I don’t agree with the statement that in-house modeling artists are cheaper and better than you as a 3D model seller because you have to choose one thing, either they are very good and expensive to hire, or they are not as good and don’t cost the studio that much money. But generally speaking you as a 3d model seller you are always going to beat the price and quality of an in-house artist from the perspective of a studio buying your stuff if you are good enough. so there is hope for you if you have worked in industries like game development, VFX, and so on.
I’ve been selling 3D models for many years now, and make a fair living from it. You’re not going to get rich off of it. If you’re hoping for that, then you’re mistaken. There is a huge market for 3D and 3D models as every company is beginning to shy away from 2D and focus on 3D.
I put my models on various marketplaces and net about 400 to 500 per month. But I don’t rely solely on that. I also sell to private buyers and do a lot of contract work. That is where the real money comes in. If you’re looking to make models and live on an autopilot income… You’re not going to do well. You’re going to want to make connections, get clients, and also put your work on various 3D marketplaces. You really have to sell yourself hard to get recognized or even looked at. Meaning… Make good renders of your models, of the wireframes, including how many tris, polys, verts, etc. If they are already rigged they go for a higher price.
If you’re thinking about breaking into 3D and you look at other artists’ 3D to compare and don’t feel like your stuff is up to par… Wait a while, but more time in, research more, see what’s selling at the moment… That’s the way to do things, but as more and more artists start breaking into 3D you have to really sell your models hard to get noticed.
Me: I think that what his guy is saying makes sense when he talked about working as a freelancer or doing contract work in addition to selling 3d models on the side. And this can actually one of the best strategies if you want to try the market of selling models without wasting your time and money because you are just recycling the work you have done and gotten paid for already.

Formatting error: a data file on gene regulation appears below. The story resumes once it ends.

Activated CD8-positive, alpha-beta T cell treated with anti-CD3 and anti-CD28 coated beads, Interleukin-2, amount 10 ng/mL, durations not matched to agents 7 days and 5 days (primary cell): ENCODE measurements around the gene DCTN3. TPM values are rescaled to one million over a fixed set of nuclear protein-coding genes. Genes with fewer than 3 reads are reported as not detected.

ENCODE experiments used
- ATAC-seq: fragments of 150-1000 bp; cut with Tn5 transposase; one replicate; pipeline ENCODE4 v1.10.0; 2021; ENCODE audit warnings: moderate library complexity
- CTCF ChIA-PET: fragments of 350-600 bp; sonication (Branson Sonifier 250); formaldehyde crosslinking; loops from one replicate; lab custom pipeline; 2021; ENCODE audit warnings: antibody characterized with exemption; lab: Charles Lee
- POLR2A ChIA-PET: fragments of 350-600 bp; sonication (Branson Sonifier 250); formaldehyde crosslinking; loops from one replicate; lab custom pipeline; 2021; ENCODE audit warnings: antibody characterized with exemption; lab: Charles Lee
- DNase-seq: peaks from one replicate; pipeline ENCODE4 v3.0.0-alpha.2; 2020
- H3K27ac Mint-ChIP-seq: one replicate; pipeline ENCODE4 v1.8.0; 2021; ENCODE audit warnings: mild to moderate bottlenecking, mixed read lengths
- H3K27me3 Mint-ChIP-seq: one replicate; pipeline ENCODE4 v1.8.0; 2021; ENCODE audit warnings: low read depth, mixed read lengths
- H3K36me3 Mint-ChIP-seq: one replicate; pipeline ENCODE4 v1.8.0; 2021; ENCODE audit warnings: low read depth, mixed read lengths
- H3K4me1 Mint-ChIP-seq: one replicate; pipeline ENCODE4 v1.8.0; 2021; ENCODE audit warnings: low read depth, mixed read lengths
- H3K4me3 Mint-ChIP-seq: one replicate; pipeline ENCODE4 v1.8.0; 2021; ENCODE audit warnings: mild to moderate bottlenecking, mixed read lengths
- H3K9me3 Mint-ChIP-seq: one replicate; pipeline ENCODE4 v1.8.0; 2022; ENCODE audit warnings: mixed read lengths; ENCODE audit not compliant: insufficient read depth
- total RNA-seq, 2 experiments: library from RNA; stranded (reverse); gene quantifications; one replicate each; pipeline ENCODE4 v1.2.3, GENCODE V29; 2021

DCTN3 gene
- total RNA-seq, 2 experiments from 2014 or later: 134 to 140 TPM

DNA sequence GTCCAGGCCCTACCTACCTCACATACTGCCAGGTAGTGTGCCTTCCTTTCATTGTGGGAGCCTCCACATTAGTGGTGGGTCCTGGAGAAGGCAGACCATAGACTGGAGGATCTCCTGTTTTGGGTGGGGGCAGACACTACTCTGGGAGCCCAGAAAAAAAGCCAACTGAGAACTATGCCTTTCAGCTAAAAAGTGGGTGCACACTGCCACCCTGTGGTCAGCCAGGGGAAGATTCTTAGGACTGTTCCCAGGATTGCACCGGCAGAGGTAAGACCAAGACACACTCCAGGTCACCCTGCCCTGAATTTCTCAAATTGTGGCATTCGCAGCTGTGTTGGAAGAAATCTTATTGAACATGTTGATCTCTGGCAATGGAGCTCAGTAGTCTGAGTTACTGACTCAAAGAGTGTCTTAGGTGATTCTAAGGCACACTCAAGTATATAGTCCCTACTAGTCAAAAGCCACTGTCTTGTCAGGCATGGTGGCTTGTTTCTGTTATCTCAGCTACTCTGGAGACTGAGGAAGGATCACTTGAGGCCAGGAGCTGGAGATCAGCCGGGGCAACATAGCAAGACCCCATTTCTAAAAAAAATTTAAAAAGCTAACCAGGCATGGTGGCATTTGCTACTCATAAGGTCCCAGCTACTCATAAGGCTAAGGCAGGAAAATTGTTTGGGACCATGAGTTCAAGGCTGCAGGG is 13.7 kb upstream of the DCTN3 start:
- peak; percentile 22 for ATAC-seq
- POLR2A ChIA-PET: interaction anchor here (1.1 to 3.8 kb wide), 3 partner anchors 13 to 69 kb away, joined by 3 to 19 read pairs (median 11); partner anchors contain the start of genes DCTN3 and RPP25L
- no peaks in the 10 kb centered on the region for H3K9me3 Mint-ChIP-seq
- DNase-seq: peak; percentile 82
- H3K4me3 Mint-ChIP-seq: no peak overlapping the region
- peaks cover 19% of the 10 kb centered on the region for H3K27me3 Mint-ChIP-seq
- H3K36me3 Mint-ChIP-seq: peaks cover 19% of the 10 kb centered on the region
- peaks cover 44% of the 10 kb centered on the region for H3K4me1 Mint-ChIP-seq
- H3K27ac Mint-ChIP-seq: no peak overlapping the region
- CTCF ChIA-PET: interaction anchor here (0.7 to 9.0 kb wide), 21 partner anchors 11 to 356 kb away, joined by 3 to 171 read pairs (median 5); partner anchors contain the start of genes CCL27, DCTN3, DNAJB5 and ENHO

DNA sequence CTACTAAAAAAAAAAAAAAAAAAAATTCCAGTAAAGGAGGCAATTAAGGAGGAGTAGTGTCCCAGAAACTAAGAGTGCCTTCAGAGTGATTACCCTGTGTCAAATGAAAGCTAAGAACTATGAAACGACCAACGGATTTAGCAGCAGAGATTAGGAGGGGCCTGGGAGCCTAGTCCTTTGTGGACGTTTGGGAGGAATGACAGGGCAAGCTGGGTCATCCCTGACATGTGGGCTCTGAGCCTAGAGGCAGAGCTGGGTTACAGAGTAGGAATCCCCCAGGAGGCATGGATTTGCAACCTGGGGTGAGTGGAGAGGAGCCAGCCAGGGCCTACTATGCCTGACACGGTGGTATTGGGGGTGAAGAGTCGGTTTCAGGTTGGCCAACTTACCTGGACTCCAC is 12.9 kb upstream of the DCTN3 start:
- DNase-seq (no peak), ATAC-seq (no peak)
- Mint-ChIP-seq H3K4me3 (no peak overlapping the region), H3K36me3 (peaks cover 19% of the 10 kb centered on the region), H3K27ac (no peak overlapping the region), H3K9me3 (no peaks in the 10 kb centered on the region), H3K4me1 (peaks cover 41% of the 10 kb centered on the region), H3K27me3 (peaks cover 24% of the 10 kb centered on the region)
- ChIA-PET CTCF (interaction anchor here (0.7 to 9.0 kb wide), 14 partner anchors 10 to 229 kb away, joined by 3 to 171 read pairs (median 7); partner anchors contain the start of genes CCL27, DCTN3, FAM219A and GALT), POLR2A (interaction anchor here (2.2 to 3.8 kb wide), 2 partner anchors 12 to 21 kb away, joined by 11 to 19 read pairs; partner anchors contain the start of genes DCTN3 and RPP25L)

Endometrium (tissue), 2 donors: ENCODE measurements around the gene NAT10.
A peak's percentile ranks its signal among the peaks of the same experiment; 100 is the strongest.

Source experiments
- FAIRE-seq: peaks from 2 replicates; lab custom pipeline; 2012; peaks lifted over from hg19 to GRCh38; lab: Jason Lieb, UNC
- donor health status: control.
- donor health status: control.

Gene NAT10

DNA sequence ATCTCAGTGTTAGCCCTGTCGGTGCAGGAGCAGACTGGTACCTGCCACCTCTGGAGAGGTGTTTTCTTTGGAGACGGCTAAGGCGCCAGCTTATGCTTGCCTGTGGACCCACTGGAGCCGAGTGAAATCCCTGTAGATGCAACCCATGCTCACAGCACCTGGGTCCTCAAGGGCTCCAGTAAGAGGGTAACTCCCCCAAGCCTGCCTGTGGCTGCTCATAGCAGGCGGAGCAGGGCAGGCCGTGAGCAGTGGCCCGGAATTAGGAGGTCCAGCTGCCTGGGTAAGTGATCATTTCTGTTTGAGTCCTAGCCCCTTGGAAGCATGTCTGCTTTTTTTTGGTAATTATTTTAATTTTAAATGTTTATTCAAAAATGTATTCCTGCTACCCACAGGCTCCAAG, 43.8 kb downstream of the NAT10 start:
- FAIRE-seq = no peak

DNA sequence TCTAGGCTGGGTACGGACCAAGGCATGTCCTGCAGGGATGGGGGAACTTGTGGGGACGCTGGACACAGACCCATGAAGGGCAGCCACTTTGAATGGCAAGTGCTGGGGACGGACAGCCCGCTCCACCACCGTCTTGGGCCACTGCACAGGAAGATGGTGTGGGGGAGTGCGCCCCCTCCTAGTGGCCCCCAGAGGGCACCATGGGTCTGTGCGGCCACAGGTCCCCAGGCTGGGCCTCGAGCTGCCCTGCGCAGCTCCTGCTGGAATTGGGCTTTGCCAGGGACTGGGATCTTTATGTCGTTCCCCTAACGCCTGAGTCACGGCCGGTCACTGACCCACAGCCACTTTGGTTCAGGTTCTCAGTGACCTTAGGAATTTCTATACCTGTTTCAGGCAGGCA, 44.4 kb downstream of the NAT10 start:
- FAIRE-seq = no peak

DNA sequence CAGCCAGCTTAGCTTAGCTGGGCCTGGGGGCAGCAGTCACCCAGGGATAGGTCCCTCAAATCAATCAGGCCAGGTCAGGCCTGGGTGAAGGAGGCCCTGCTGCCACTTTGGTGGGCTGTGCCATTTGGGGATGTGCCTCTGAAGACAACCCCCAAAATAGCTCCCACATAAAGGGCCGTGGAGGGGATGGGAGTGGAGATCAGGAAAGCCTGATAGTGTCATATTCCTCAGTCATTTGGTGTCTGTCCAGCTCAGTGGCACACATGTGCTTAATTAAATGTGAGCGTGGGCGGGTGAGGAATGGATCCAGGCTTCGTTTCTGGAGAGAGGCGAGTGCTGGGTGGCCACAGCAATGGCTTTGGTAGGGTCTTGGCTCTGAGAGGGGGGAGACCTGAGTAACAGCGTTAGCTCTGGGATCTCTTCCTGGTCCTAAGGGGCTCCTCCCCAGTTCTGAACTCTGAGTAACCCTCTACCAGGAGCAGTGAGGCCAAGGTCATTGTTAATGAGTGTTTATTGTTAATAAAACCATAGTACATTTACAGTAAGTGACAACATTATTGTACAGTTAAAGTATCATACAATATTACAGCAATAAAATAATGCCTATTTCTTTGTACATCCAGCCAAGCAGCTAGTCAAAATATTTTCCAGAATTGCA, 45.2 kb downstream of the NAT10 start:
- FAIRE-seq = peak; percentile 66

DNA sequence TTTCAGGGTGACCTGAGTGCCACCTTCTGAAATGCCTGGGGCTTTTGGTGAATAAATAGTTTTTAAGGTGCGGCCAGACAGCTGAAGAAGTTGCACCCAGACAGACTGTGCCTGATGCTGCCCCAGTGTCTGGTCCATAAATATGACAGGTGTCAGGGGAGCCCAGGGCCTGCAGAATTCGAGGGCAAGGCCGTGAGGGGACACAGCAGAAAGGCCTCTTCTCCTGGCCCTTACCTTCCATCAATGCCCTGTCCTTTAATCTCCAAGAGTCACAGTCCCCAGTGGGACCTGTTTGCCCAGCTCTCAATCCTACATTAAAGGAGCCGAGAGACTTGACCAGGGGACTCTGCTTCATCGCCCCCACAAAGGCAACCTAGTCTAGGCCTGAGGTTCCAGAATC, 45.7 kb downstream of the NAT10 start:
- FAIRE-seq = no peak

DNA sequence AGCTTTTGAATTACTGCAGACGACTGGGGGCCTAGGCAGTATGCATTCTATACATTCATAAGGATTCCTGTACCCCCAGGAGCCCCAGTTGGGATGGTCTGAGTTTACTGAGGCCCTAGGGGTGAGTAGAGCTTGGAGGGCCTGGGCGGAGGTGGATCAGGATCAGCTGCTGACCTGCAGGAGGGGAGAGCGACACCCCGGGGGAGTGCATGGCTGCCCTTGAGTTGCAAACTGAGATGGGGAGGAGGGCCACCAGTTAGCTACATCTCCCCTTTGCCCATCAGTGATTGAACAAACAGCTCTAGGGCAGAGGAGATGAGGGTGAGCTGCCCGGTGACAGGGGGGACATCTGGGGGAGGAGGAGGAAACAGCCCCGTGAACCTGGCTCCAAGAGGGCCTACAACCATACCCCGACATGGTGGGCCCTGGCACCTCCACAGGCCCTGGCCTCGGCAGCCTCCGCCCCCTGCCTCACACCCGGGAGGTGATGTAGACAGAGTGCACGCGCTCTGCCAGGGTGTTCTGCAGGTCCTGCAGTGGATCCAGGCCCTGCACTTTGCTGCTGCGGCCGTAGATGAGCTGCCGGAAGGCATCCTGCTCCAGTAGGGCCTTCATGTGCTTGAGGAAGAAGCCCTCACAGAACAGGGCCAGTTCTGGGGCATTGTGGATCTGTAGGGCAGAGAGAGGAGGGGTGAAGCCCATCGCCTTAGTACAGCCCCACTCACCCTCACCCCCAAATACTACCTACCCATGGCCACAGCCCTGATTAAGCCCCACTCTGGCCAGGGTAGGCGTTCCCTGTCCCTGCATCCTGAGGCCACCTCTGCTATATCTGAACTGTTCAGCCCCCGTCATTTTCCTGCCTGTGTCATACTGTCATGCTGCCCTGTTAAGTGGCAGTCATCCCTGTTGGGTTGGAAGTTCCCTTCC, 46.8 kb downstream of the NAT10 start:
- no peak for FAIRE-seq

I think a healthy way to look at
this is through the lens that it’s a “labor of love” rather than something you can bank on as routine primary income. It’s very feasible to generate a handful of quality models per month that are actually in hot demand, and only put enough time into it that you end up breaking even or even turn a small profit.
Again, the advantage of stock content is with the facilitator/warehouser, because they are making a turnkey profit off of something they put in very little time and effort into generating, and the purchaser, who for a price gets a model with little investment of their own time. The advantage is NOT with the content creator, who bears all the time/production costs, and then pays a royalty to the facilitator, Turbosquid on top of it.
Of course, the allure is that you can “make money at home, working for yourself”, which is technically true. The question is, how much of that money is actually a real profit? If you’re putting in 160 hours per month generating 4 high-quality models and turning a profit of $500/mo you are not only losing money, you are hemorrhaging money out of every orifice. You could probably make more per month working a common minimum wage job.
Not only that, by proxy you are hurting 3D modeling as a viable future career for yourself and others as you’re teaching employers and companies that they can just buy a 3D asset online instead of pay someone a steady salary and benefits doing the same thing more exclusively. There are ugly consequences to a gig economy.
Me: I like how this guy because he pointed out something very important which is doing it because you love, but what I don’t agree with is the notion that you are losing money when you do this work even though for the most part if you live in a first word country a minimum wage job will pay more than the first few years of selling 3D models for the most part. but if you are serious about it this is a phase in which you are gaining experience and getting better. You might even create a business around it if you are ambitious or at least help yourself to pay rent or something like that.
Speaking of business, as oppose to what this guy said, actually running a business like a platform where people buy and sell 3d models is not easy to manage and it involves tons of effort and employees to run smoothly, for example TurboSquid has around 100 employees. But I guess if you have never run a business before you cant see that.